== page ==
The UCL Practitioner
Monday, October 11, 2004
Another recent federal decision: Cortazar v. Wells Fargo & Co.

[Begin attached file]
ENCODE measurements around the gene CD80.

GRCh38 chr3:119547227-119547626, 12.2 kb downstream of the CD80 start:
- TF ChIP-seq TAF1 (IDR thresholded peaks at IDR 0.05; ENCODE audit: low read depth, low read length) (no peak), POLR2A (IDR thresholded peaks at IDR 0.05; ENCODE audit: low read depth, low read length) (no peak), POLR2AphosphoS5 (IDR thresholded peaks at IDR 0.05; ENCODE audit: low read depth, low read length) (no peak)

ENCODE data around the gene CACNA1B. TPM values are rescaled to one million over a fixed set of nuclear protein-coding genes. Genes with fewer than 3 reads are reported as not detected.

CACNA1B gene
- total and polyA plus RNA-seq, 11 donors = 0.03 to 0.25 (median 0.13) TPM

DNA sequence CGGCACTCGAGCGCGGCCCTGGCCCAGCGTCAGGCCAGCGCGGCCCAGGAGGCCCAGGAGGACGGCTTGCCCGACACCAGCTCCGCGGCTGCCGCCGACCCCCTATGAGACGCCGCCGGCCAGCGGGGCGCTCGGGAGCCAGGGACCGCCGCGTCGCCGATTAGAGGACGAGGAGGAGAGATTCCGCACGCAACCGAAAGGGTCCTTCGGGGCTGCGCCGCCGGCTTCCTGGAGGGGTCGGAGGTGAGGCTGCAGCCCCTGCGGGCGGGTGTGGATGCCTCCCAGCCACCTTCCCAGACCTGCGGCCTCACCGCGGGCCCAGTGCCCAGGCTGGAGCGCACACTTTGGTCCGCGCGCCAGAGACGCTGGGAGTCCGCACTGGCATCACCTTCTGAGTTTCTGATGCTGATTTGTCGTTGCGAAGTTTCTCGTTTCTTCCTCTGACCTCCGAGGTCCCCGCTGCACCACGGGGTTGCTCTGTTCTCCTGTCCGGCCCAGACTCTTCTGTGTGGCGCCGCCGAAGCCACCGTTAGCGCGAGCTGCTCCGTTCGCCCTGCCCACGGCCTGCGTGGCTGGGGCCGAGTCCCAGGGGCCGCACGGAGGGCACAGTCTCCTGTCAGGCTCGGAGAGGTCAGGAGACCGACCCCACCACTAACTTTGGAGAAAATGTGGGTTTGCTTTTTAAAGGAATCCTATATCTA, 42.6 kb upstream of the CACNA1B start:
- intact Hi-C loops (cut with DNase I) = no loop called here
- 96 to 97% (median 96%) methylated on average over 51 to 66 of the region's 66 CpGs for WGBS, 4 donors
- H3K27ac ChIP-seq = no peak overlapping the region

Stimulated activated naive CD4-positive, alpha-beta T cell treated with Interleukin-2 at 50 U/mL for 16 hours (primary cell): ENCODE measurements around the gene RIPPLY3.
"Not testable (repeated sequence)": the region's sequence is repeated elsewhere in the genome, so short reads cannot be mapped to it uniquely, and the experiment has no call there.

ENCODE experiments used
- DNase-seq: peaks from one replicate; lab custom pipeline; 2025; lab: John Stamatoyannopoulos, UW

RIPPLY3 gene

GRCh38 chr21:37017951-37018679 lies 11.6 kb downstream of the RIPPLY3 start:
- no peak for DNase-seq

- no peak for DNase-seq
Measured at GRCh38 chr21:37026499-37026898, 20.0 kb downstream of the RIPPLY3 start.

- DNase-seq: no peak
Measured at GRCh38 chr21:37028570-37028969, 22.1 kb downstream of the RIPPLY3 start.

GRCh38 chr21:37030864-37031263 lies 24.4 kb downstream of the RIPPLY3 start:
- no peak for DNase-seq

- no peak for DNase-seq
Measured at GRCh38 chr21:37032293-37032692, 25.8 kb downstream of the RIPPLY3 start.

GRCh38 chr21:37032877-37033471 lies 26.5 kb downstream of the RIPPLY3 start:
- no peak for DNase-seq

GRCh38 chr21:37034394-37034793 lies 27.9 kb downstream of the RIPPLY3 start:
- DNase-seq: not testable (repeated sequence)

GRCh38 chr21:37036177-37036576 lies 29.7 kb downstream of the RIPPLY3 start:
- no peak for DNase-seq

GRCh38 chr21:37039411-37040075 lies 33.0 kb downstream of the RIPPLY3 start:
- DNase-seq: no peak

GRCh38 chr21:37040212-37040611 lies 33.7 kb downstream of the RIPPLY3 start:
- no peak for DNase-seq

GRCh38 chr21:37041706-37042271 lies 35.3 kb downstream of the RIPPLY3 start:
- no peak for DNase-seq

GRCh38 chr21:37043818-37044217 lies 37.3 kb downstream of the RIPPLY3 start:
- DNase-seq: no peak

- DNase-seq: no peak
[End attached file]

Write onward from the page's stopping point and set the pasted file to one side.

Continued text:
In Cortazar v. Wells Fargo & Co., 2004 WL 1774219 (N.D. Cal. Aug. 9, 2004), the court remanded a UCL claim that had been improperly removed to federal court. The "unlawful" prong theory of the plaintiff's UCL claim sought to remedy alleged violations of federal law, including TILA and RESPA. However, that alone did not transform it into a federal claim: "[W]hile certain of the federal statutes that the [plaintiffs] have 'borrowed' as part of their Section 17200 claims do provide for a private right of action, and thus would 'create' a federal cause of action, a fair read of the allegations supports a conclusion that [plaintiffs] have not sought relief under these statutes." Id. at *2. The court also concluded that federal jurisdiction did not attach under the "artful pleading doctrine." It reasoned that the "unfair" and "fraudulent" prong claims, as well as the "unlawful" prong claim to the extent predicated on "borrowed" California law, created an "independent state law basis for the claim." Id. at *3-*4. Finally, the court held that the complete preemption doctrine formed no basis for removal because the UCL claim did not amount to a state-law claim for usury (which would have been preempted if asserted against the defendant national bank). Id. at *4-*6. The August issue of Capitol Assets, a newsletter of the Mortgage Bankers Association of America, has more on the decision.
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